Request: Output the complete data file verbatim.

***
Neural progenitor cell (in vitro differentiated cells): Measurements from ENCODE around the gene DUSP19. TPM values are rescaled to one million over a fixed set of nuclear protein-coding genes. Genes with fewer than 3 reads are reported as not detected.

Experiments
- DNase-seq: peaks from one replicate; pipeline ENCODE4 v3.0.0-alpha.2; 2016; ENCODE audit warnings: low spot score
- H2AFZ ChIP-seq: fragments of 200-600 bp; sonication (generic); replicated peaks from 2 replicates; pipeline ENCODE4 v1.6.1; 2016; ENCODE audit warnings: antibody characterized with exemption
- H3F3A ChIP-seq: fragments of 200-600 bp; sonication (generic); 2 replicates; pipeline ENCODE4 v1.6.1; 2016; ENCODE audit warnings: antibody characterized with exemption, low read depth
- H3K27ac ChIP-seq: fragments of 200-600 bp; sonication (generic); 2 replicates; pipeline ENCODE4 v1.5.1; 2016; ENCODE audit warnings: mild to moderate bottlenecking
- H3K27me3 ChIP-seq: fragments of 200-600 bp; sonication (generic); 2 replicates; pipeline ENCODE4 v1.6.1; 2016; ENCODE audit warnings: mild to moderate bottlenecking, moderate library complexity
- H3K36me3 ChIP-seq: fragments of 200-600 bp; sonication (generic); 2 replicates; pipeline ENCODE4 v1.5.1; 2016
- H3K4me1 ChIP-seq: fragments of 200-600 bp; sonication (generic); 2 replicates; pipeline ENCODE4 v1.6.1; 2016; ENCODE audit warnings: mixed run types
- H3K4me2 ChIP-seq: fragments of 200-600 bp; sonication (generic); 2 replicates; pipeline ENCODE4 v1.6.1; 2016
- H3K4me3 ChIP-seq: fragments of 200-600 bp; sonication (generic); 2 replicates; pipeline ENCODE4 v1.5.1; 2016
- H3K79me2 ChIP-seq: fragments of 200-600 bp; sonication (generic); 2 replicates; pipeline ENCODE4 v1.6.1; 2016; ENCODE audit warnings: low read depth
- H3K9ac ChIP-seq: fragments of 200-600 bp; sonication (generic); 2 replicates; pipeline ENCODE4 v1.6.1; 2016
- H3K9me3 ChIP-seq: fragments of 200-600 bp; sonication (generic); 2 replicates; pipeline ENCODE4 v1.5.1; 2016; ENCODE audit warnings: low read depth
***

Neural progenitor cell (in vitro differentiated cells): Measurements from ENCODE around the gene DUSP19. TPM values are rescaled to one million over a fixed set of nuclear protein-coding genes. Genes with fewer than 3 reads are reported as not detected.

Experiments
- DNase-seq: peaks from one replicate; pipeline ENCODE4 v3.0.0-alpha.2; 2016; ENCODE audit warnings: low spot score
- H2AFZ ChIP-seq: fragments of 200-600 bp; sonication (generic); replicated peaks from 2 replicates; pipeline ENCODE4 v1.6.1; 2016; ENCODE audit warnings: antibody characterized with exemption
- H3F3A ChIP-seq: fragments of 200-600 bp; sonication (generic); 2 replicates; pipeline ENCODE4 v1.6.1; 2016; ENCODE audit warnings: antibody characterized with exemption, low read depth
- H3K27ac ChIP-seq: fragments of 200-600 bp; sonication (generic); 2 replicates; pipeline ENCODE4 v1.5.1; 2016; ENCODE audit warnings: mild to moderate bottlenecking
- H3K27me3 ChIP-seq: fragments of 200-600 bp; sonication (generic); 2 replicates; pipeline ENCODE4 v1.6.1; 2016; ENCODE audit warnings: mild to moderate bottlenecking, moderate library complexity
- H3K36me3 ChIP-seq: fragments of 200-600 bp; sonication (generic); 2 replicates; pipeline ENCODE4 v1.5.1; 2016
- H3K4me1 ChIP-seq: fragments of 200-600 bp; sonication (generic); 2 replicates; pipeline ENCODE4 v1.6.1; 2016; ENCODE audit warnings: mixed run types
- H3K4me2 ChIP-seq: fragments of 200-600 bp; sonication (generic); 2 replicates; pipeline ENCODE4 v1.6.1; 2016
- H3K4me3 ChIP-seq: fragments of 200-600 bp; sonication (generic); 2 replicates; pipeline ENCODE4 v1.5.1; 2016
- H3K79me2 ChIP-seq: fragments of 200-600 bp; sonication (generic); 2 replicates; pipeline ENCODE4 v1.6.1; 2016; ENCODE audit warnings: low read depth
- H3K9ac ChIP-seq: fragments of 200-600 bp; sonication (generic); 2 replicates; pipeline ENCODE4 v1.6.1; 2016
- H3K9me3 ChIP-seq: fragments of 200-600 bp; sonication (generic); 2 replicates; pipeline ENCODE4 v1.5.1; 2016; ENCODE audit warnings: low read depth